A Simplified Decision Rule to Rule Out Deep Vein Thrombosis Using Clinical Assessment And D‐dimer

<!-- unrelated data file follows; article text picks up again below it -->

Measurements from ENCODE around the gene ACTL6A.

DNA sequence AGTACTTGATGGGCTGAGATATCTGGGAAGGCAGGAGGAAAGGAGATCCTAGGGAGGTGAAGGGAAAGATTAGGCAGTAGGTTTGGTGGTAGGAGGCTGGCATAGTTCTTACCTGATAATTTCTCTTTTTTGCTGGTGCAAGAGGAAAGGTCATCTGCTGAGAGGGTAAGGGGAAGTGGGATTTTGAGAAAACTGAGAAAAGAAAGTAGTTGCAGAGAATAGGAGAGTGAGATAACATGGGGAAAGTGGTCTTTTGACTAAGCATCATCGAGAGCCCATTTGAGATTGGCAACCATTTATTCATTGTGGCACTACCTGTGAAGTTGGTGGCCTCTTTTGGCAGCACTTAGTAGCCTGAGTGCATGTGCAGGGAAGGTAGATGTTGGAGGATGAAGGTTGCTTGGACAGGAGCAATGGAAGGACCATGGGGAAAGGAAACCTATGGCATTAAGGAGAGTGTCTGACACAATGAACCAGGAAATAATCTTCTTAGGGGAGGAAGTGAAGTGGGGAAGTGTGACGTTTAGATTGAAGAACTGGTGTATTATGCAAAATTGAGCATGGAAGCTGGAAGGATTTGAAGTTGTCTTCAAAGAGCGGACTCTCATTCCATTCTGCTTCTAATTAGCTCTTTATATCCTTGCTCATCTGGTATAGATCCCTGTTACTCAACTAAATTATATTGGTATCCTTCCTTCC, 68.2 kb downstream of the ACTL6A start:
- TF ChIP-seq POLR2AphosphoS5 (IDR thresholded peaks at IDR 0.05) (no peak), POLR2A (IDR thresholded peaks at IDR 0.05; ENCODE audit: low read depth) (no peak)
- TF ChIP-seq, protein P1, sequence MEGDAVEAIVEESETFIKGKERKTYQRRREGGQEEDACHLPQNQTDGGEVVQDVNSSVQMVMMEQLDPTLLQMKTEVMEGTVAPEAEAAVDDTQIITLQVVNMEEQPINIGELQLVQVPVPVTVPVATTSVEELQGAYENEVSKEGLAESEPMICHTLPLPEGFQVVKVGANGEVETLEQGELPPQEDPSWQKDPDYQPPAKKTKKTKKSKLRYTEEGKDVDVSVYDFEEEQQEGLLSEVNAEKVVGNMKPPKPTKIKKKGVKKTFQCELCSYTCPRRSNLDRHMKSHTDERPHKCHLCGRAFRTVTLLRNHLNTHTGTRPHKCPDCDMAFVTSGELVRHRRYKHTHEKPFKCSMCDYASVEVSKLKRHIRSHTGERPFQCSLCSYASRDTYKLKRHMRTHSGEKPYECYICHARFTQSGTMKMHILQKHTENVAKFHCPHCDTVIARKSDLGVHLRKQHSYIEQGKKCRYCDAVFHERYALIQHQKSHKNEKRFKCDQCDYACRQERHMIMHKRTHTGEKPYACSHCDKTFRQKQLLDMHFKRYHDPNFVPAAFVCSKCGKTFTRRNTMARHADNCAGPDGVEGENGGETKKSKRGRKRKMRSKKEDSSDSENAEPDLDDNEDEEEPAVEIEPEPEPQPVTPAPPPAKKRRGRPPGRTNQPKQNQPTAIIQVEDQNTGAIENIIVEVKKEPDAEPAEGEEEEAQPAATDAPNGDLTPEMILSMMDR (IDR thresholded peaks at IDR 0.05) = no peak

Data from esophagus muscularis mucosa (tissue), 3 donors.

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BACKGROUND: Current clinical decision rules to exclude deep vein thrombosis (DVT) are underutilized partly because of their complexity. A simplified rule that can be easily applied would be more appealing to use in clinical practice. METHODS: We used individual patient data from prospective diagnostic studies of patients suspected of DVT to develop a new clinical decision rule. The primary outcome was presence of DVT either at initial testing or during follow-up. DVT was considered safely excluded if the upper 95% confidence interval of DVT prevalence was < 2%. RESULTS: Four studies and 3368 patients were eligible for this analysis. Overall prevalence of DVT was 17%. In addition to D-dimer, two variables, calf swelling and DVT as the most likely diagnosis are included in the new rule. Based on these two variables, two clinical pre-test probability (CPTP) groups were defined; low (none of the two items present) and high (at least one of the items present). DVT can be safely excluded in patients with low CPTP with a D-dimer < 500 ng/mL (prevalence = 0.1%; 95% confidence interval (CI) = 0.0%, 0.8%), low CPTP with a D-dimer between 500 ng/mL and 1000 ng/mL (prevalence = 0.3%; 95% CI = 0.0%, 1.7%), and D-dimer < 500 ng/mL in patients with high CPTP (prevalence = 0.3%; 95% CI = 0.0%, 1.0%). CONCLUSIONS: The combination of D-dimer and Wells items resulted in a simple clinical decision rule with 3 items. The results suggest that the rule can safely exclude DVT. Prospective validation is required.
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